I do not present like the patients that the staff are used to, so the signs they watch for don’t apply to me. The most significant affect this has is perspective of pain. I do not appear to be in pain when I am. This is for a number of reasons. Pain is a sensory process, so it goes through my brain differently than in a neurotypical person. I do feel pain but some are easier to deal with than others. Autistic people tend to have a very high pain threshold. Mine may also have been raised even higher because I have been in pain most of my life, due to EDS. I am so used to pain that I just deal with it and don’t let it stop me doing what I want. As an autistic person, I am incredibly rational, which makes it easier to deal with pain when I know where it is coming from. Because I know that my intestines are cramping or my brain is dehydrated, the pain becomes easier to ignore. I also don’t tend to take painkillers because a) they rarely work and b) if I took painkillers every time I was hurting, I would kill my liver.
In order to adjust my behaviour so that it reflects accurately what I am feeling, I read my care notes every day. The first few days repeat, ‘does not appear in pain’ again and again. I have learnt to ask for pain medication. There is also a certain amount of hamming it up, just to behave like a neurotypical person in pain. That being said, I have had debilitating headaches from dehydration leaving me unable to do anything but close my eyes and listen to Netflix. However, I normally wouldn’t bother telling anyone about this. This leads us to the next hurdle; communication.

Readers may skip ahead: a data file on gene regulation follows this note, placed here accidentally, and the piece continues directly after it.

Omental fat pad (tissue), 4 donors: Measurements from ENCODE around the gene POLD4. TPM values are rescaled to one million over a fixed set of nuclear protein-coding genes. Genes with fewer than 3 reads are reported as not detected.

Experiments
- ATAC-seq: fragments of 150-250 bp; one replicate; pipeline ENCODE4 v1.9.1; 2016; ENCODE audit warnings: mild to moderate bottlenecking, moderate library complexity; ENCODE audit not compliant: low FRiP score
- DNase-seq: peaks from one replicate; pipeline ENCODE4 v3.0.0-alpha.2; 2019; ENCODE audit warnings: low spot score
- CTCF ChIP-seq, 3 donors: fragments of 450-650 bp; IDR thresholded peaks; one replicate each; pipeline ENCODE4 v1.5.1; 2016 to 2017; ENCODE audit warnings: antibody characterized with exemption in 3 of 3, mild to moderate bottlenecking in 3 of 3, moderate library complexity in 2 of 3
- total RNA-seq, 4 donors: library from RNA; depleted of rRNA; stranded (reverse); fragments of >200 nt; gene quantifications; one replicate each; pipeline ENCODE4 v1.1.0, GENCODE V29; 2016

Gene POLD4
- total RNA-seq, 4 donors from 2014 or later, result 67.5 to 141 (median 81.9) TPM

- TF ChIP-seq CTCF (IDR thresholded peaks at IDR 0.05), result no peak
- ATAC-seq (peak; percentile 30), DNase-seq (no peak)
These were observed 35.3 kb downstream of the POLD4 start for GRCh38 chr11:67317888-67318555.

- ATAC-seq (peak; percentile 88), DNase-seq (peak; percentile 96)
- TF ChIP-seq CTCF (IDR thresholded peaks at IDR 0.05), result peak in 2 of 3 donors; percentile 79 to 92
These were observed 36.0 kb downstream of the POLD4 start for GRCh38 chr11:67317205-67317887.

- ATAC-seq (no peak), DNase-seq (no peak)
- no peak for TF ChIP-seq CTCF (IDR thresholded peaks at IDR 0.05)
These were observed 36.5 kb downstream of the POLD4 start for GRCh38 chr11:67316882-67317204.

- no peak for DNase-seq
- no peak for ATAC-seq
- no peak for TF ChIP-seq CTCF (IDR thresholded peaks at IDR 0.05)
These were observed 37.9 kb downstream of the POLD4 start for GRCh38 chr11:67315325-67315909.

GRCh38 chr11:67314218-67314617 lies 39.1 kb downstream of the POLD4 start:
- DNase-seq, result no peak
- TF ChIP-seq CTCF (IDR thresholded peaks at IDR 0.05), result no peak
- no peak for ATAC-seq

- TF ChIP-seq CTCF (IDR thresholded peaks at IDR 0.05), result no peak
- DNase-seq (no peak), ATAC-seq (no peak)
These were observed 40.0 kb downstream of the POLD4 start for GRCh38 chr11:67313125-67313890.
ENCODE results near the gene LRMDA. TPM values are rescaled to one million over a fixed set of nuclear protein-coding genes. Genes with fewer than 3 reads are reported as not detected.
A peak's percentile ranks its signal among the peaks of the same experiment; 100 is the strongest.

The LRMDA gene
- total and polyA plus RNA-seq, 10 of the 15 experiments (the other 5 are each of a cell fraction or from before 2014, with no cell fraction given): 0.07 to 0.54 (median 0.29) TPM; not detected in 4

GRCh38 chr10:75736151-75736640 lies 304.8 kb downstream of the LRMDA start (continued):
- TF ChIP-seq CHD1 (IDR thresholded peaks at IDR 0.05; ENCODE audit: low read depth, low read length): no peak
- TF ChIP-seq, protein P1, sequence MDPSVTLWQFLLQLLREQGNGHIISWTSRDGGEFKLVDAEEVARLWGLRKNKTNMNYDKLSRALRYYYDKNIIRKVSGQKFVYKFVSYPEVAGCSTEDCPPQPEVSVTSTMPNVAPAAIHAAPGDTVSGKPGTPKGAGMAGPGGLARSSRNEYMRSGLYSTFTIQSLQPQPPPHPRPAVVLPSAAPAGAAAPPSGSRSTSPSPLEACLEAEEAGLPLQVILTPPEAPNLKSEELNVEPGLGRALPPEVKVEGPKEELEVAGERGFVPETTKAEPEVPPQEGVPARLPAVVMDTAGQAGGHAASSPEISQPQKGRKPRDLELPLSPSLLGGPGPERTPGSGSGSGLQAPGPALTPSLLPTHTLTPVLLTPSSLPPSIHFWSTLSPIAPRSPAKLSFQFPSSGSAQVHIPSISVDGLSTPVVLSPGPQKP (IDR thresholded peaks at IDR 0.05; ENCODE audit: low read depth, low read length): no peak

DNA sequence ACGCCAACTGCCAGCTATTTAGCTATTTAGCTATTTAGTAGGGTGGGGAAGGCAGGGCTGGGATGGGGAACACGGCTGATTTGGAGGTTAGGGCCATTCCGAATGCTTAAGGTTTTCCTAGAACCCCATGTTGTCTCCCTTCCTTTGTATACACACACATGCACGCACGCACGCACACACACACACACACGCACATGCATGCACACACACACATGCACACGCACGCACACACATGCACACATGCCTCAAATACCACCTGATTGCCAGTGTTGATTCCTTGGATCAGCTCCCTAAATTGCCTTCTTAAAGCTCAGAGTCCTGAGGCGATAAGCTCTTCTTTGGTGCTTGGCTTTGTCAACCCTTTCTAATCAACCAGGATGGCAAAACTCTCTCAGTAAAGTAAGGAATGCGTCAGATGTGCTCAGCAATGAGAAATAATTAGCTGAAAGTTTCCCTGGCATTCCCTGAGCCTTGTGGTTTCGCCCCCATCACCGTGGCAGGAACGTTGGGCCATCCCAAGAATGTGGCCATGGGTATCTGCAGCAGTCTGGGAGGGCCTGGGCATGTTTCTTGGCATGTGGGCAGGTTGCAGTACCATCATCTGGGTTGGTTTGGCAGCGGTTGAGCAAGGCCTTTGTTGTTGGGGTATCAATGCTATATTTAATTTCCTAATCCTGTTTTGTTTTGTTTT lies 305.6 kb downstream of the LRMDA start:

I have spent decades learning scripts for every social situation. There are certain rules within these scripts. The most notable right now are; don’t talk about personal things with strangers and the answer to ‘how are you?’ is ‘I’m fine.’ These rules do not apply in hospital and it took me a few days to catch on to that. I have to speak up when I am in pain, nauseous, when I’ve been sick and when I can’t cope. I have to tell strangers what my digestive system is doing and that I am not fine, even though I may look it. At first, this didn’t occur to me and that showed in my notes. It’s very difficult to tell the difference between a conversational ‘how are you?’ and a medical ‘how are you?’ I guess it’s about context; who is asking (but I’m surrounded by so many different people who all wear the same clothes, how am I supposed to know what the context is?). I just err on the side of caution and complain to everyone, which goes against everything I’ve learnt, which is basically that if you complain, people will leave because they don’t like listening to negativity.
The other way I deal with this is to copy those around me. There is someone about my age in the bed next to me who has been in hospital for ages. By listening to her communicating with nurses, I am learning how to talk, how to ask for things and how to say thank you. This is classic female autism; mirroring other people’s behaviour so that we can pass as neurotypical. It is the main way I get by in life.